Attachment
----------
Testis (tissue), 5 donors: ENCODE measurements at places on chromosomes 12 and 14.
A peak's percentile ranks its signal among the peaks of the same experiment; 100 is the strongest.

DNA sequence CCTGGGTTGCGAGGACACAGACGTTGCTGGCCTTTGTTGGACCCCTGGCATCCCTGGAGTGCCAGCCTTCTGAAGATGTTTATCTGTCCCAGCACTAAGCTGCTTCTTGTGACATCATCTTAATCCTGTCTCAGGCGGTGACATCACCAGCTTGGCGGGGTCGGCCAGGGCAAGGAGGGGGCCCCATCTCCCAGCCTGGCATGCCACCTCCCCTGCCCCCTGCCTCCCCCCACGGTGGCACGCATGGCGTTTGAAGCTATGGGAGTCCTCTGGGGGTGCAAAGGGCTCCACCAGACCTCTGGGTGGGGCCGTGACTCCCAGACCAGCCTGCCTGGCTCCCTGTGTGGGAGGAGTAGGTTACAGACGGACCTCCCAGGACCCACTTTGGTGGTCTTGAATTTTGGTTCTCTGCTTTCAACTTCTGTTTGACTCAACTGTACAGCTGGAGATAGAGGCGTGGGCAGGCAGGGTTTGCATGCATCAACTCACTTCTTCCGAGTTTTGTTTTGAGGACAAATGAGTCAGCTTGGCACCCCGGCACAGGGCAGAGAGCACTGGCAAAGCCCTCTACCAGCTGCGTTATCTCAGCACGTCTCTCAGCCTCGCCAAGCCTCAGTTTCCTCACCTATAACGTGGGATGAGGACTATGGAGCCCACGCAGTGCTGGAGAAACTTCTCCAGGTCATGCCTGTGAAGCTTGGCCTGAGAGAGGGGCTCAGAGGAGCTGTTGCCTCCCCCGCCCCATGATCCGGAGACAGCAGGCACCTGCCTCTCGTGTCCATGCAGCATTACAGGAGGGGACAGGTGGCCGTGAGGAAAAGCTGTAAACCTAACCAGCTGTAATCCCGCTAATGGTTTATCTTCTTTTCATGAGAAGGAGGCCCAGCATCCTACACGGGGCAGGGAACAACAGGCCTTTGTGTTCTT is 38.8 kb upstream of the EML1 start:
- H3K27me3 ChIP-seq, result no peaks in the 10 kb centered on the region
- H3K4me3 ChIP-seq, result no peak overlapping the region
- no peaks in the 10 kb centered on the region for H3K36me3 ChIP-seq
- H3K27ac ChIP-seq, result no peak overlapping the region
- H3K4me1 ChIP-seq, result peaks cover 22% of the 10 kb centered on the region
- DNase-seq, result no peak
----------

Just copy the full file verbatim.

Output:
Testis (tissue), 5 donors: ENCODE measurements at places on chromosomes 12 and 14.
A peak's percentile ranks its signal among the peaks of the same experiment; 100 is the strongest.

DNA sequence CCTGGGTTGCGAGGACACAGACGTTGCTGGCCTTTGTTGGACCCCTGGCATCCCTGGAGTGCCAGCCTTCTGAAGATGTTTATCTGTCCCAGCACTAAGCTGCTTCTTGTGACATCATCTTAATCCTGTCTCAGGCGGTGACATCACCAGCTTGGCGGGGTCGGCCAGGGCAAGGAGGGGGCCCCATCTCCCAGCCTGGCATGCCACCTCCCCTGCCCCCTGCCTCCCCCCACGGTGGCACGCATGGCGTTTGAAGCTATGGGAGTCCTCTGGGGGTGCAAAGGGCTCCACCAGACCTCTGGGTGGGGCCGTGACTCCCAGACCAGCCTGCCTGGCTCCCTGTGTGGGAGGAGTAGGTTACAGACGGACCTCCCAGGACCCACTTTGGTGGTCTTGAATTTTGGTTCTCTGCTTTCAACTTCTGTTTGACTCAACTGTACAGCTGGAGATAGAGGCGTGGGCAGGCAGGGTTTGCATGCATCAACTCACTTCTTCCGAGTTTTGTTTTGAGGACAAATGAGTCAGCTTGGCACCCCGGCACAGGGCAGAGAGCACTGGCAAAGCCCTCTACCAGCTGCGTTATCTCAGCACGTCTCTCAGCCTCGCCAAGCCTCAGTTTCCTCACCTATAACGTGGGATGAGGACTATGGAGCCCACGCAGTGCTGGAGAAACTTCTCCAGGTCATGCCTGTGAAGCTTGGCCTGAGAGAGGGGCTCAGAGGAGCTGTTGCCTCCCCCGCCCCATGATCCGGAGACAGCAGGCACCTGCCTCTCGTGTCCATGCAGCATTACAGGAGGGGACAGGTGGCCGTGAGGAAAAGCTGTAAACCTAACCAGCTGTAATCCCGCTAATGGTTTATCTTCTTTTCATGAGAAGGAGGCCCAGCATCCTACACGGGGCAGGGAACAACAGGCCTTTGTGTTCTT is 38.8 kb upstream of the EML1 start:
- H3K27me3 ChIP-seq, result no peaks in the 10 kb centered on the region
- H3K4me3 ChIP-seq, result no peak overlapping the region
- no peaks in the 10 kb centered on the region for H3K36me3 ChIP-seq
- H3K27ac ChIP-seq, result no peak overlapping the region
- H3K4me1 ChIP-seq, result peaks cover 22% of the 10 kb centered on the region
- DNase-seq, result no peak